Several of these blog entries are reflections of various aspects of the holocaust-studies tour. These essays are designed to provide the reader with specific information about various memorials and locations as well as a personal reflection of meaning associated with a location or feature of a memorial. Some blog entries will not be animated by the holocaust-studies tour.
Additionally, I recently completed a writing project overhauling a behavior and social sciences statistics textbook. Some selected sidebar essays that may be of interest to a more general audience have been extracted and placed in this section of the website.
Asbury’s Video/Journalism Students at work The Human Dignity Tour this year had the privileged benefit of a 5-student video/journalism crew joining us on our exploration. Under the direction of professor, Rich Manieri, these students are working to develop a suite of media and journalism pieces associated with the trip. A few are already posted on their webpage: https://dontforgetus2022.wixsite.com/dontforgetus. I will add additional blog posts as more content is developed.
Auschwitz I and II (Birkenau) On Thursday, we traveled the 50km or so out of Kraków to the Polish village of Oświȩcim, renamed by the Germans as Auschwitz during WWII occupation; therein sits the infamous set of camps. For nearly 8 hours the students made their way through cobblestone alleys, and over the rutted and uneven paths that criss-cross these camps. Our guide, David Kennedy, was (as always) informative, patient, respectful, and welcoming of questions. We spent our first 3 1/2 hours at Auschwitz I. Here are some of the pics: We then traveled the three kilometers to Auschwitz II
Travel Day On Wednesday, the team took an 8+ hour bus trip from Berlin to Krakow. It was uneventful, beautiful, restful…needed. We got to the hostel early enough to walk around Old Town Kraków and visit Wawel Castle. Here are a few pics: Thursday we will visit Auschwitz I and II…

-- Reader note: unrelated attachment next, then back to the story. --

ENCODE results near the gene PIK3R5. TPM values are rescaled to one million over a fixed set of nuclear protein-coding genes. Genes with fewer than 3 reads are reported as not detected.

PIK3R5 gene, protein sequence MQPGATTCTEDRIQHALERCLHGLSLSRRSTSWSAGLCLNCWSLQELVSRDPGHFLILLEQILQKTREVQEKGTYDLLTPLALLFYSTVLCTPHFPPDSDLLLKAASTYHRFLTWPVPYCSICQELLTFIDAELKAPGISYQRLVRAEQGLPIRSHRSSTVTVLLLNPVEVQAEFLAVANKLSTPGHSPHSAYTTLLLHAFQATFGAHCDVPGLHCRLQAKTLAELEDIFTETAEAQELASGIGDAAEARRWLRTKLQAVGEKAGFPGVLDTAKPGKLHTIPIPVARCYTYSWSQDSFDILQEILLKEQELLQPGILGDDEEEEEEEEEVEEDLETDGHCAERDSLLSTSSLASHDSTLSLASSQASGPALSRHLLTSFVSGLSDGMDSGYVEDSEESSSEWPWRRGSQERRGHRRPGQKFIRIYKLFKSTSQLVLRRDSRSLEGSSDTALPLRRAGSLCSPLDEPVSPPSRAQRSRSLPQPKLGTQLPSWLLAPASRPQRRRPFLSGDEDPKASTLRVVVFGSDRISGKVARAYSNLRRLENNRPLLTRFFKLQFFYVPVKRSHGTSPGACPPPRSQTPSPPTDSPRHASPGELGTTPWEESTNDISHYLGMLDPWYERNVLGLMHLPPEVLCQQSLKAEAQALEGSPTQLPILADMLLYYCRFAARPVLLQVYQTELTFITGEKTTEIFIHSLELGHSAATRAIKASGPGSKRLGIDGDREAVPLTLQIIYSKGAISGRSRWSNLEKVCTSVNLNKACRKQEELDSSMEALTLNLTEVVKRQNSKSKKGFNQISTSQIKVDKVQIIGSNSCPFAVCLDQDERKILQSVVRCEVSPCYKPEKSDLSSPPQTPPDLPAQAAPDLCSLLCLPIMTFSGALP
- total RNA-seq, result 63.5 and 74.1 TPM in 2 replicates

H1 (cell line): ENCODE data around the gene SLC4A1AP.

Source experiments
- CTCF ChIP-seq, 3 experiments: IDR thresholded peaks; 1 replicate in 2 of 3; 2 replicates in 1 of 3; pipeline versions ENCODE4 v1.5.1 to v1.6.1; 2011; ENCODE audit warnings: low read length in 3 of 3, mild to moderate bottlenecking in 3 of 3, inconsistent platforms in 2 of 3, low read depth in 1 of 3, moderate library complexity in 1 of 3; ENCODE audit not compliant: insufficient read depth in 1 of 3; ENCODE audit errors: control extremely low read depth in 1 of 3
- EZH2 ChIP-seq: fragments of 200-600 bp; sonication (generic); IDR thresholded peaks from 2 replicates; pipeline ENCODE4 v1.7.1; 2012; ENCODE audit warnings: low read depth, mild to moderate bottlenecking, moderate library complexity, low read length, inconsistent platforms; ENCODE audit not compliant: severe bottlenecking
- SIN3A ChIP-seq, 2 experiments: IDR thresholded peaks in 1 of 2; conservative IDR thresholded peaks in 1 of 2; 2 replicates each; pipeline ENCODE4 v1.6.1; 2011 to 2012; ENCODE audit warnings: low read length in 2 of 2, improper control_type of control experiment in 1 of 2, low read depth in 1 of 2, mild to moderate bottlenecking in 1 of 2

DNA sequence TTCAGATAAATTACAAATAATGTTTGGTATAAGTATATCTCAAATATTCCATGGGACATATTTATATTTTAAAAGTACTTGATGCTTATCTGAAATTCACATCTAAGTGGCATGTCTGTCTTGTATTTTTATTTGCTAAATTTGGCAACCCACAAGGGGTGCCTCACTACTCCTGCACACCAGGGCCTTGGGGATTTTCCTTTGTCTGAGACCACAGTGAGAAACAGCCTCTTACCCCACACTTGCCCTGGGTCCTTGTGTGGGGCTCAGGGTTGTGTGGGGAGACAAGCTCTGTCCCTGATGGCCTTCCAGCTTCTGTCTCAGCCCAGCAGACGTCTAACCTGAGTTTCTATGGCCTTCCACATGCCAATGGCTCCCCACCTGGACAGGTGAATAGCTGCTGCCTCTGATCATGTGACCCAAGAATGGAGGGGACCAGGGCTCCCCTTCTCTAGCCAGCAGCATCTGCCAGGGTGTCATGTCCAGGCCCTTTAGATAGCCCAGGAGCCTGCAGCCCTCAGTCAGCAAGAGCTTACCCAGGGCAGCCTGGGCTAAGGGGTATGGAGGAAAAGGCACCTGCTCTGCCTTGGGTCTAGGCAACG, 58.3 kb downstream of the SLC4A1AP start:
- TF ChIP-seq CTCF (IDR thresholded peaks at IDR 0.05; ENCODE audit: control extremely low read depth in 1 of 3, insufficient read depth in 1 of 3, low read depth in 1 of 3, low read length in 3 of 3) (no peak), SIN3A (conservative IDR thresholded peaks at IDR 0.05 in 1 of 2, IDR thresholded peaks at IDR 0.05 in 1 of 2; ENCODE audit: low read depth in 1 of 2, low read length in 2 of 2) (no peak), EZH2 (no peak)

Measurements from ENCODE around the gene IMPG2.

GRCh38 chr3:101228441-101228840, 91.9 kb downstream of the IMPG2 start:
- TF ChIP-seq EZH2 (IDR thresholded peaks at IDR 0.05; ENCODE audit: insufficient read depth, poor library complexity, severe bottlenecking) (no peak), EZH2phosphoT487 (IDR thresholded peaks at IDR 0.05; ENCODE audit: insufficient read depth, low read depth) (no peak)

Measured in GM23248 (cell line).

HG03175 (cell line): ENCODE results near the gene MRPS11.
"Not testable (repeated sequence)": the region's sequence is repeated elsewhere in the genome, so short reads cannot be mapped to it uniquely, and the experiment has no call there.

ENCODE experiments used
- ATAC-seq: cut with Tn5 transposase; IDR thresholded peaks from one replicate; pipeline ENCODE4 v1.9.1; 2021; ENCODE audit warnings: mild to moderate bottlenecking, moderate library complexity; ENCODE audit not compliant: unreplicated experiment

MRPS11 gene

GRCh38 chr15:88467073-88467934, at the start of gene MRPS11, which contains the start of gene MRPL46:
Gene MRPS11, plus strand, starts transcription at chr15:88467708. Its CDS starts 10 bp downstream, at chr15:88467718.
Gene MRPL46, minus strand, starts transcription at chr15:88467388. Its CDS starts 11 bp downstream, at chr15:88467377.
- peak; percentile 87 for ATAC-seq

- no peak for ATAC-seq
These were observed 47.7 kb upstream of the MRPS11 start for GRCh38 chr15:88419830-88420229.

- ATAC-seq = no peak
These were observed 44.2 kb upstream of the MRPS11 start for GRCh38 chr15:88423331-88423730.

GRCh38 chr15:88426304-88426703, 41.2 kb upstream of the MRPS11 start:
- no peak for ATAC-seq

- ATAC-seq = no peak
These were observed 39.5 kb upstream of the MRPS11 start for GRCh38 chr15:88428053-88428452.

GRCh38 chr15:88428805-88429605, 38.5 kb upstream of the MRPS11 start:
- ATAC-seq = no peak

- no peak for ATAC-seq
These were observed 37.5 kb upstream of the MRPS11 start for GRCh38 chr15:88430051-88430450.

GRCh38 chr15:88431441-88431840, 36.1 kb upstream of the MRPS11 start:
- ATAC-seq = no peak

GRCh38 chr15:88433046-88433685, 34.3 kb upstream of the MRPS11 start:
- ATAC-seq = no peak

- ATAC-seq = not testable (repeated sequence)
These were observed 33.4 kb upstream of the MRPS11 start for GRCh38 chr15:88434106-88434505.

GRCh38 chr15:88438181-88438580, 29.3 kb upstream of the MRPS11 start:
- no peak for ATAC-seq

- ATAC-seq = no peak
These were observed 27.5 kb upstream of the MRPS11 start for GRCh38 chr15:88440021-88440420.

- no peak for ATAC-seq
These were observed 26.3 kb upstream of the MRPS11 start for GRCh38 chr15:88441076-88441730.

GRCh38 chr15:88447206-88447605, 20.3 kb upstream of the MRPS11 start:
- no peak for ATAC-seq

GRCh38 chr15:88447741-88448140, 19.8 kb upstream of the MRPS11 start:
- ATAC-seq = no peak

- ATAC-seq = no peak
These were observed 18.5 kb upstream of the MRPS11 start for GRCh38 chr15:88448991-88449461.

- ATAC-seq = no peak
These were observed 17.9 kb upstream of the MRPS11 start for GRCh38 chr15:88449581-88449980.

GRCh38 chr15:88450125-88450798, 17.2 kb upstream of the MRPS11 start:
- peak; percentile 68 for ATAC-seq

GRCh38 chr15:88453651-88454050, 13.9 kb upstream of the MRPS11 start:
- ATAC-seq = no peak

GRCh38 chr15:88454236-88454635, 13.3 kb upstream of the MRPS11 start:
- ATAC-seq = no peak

U.S. Embassy, Babelplatz, and the Olympic Stadium of Berlin Tuesday was our last full day in Berlin. We managed to cram in a visit to the U.S. Embassy where we had a very interesting and impressive meeting with and briefing by a spokesman for the ambassador and several of his deputies, a visit to the Rosenstraβe Protest memorial, Bebelplatz, and may other venues. One group I met up with went to the Olympia Stadion, location of the 1936 (Jesse Owens) Olympics and another went exploring through Hackescher Markt. On Wednesday, we travel to Krakow. Thursday will be our visit to
Ravensbrück Concentration Camp On Monday, we journeyed by regional train one-hour north of Berlin to Furstenberg-an-der-Havel. Just on the other side of the beautiful Lake Schwedtsee sits the women’s camp of Ravensbrück. Here are a few pics from that site – as well as the rest of the day. The next day we will get a briefing at the U.S. Embassy and enjoy some “free Berlin” time.
Sachsenhausen – one of the most important camps in the Nazi system On Sunday, we toured the Sachsenhausen labor camp in Oranienburg, just a few miles north of the German capital. This “city of oranges,” was renamed in the 16th century due to one of William of Orange’s granddaughter’s fascination with the town. However, in addition to this interesting history (complete with baroque-style castle, by the way), it also carries the burden of playing host to one of the most significant camps in the Nazi Lager Camp system, Sachsenhausen. This camp was designed to be the one on which other